THE Popular Democratic Movement (PDM) and the Independent Patriots for Change (IPC) have taken their campaign trail to the regions as the 2024 elections draw nearer.
Bread-and-butter issues are some of the challenges the opposition parties say they have been observing around the country.
“From what we have seen thus far, the issues for the community are the bread-and-butter issues – very basic needs. They need clean water, they need roads, they need employment and schools, and they need access to healthcare services,” IPC secretary general Christine !Aochamus says.
“We find it very disappointing that we are still struggling with meeting the very basic needs of our communities – that is unacceptable.”
PDM is also on the ground with its countrywide mobilisation and recruitment drive.
PDM secretary general Manuel Ngaringombe said poverty is the main problem, with households struggling to survive.
“I think there is not enough money in the households. People are really starving, as there is not enough food. And people say after the elections, they are forgotten, there is not much happening. They say their bread-and-butter issues are not addressed,” Ngaringombe said.
He added that the biggest challenge is unemployment, especially among the youth. “There is no hope of employment and that makes them very worried. There are no opportunities to keep out-of-school youths busy. But the most important thing is that people are really struggling with basic needs,” Ngaringombe said.
GRASS ROOTS CAMPAIGN
Opposition parties have adopted a proactive approach, of going out to the electorate ahead of the national elections.
Normally, political parties go into hibernation soon after the elections, and re-emerge toward the next elections.
Earlier in May, PDM launched its 2024 #GiveUsAChance-WorkWithUs campaign aimed at mobilising the electorate ahead of the 2024 presidential and National Assembly elections.
The party noted that the hashtag, which has been translated into local languages, will assist PDM engage directly with the electorate to establish a symbiotic relationship built on trust and understanding of the issues the people face daily.
“What we are doing is, especially with door-to-door visits from village to village, talking to people about the importance of elections and the importance of voting. We are also talking to people by holding mini rallies in the constituencies. And then we are also doing what we call meeting and greeting people, going street by street talking to people, and looking at their conditions,” Ngaringombe said.
PDM has also taken a bold step to infiltrate the northern regions, which are the domain of the ruling party, Swapo. The party opened a regional office at Oshakati last Saturday.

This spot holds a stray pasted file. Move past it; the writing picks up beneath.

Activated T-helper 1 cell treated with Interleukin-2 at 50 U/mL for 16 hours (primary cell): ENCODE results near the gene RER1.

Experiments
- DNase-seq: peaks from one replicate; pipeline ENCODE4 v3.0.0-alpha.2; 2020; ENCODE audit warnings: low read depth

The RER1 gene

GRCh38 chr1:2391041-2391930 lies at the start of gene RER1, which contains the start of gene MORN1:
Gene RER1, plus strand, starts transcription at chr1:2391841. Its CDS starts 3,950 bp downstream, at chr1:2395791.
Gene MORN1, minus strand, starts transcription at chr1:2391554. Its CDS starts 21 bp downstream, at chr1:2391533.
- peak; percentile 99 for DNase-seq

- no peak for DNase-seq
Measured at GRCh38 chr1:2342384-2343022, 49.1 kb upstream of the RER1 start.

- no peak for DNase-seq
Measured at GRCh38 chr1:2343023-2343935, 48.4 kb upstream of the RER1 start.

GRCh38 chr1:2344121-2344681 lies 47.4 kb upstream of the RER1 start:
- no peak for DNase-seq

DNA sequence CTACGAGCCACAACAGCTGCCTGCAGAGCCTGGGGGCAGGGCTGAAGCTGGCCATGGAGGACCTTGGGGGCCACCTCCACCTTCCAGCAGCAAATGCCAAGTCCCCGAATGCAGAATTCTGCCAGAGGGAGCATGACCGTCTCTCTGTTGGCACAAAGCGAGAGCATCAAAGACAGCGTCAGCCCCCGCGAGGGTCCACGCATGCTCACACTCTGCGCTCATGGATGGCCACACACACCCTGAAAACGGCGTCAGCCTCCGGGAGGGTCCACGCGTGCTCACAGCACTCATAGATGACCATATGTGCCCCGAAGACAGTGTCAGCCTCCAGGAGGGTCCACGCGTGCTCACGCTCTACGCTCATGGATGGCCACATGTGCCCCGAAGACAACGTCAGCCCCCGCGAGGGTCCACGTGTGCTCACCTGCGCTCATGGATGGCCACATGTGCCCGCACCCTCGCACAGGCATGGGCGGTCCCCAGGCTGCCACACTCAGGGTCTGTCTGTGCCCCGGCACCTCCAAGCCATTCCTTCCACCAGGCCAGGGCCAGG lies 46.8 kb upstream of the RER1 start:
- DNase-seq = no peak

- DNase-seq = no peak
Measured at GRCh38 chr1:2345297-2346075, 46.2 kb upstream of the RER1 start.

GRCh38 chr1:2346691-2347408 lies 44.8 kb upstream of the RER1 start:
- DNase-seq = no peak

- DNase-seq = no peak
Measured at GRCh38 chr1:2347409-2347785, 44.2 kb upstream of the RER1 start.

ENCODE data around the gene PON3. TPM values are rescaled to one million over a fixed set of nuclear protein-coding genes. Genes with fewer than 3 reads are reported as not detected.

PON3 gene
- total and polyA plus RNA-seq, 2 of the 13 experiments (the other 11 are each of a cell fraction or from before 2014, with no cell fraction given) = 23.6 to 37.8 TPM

“We want it to serve the north-central regions, that is Omusati, Oshana, Ohangwena and Oshikoto. The aim is to be the centre of operation, so that people can go out to constituencies and mobilise the movement. That is very important, because at least people now know where to go, if they want membership cards or have concerns and issues around their areas,” he said.
!Aochamus said the countrywide visit is part of IPC’s calendar of key events.
“The idea of going around the country is to really get to the masses, to the electorate, to get from them the challenges. If you look at areas like Ohangwena, for example, some areas have no access to clean water. If you go to Kavango, their biggest concern, also in the Zambezi region towards Impalila, you find that there are no accessible roads in those areas,” she said.
“What we are doing now is to collect those challenges from the people who are affected themselves. And with that, we are going to incorporate those into our priorities as the government-in-waiting. When we take over, we don’t want to wait until 2024 and a few months before the election.”
The next major event on the party calendar is the public introduction of party leader, Panduleni Itula as IPC presidential candidate for the 2024 elections. The event will be held at Kandjengedi at Oshakati on 26 November.
Political analyst and University of Namibia academic Rui Tyitende has welcomed the opposition’s strategy to start campaigning well in advance.
He said it is a new phenomenon that opposition parties are maintaining visibility and presence throughout the election cycle.
“The reason they are doing this now is so that come 2024, they can articulate to the nation that we have been on the ground since the beginning, here we are. Politics is all about visibility, because if you are only visible towards the end of the cycle, voters will not take you seriously. I think it is good they are doing it now. I actually like to see all political parties and formations already going on the ground and articulating a clear comprehensive development agenda, that is to sell themselves to the Namibian public. What the current government is doing is wrong. How are they going to improve on that?” Tyitende said.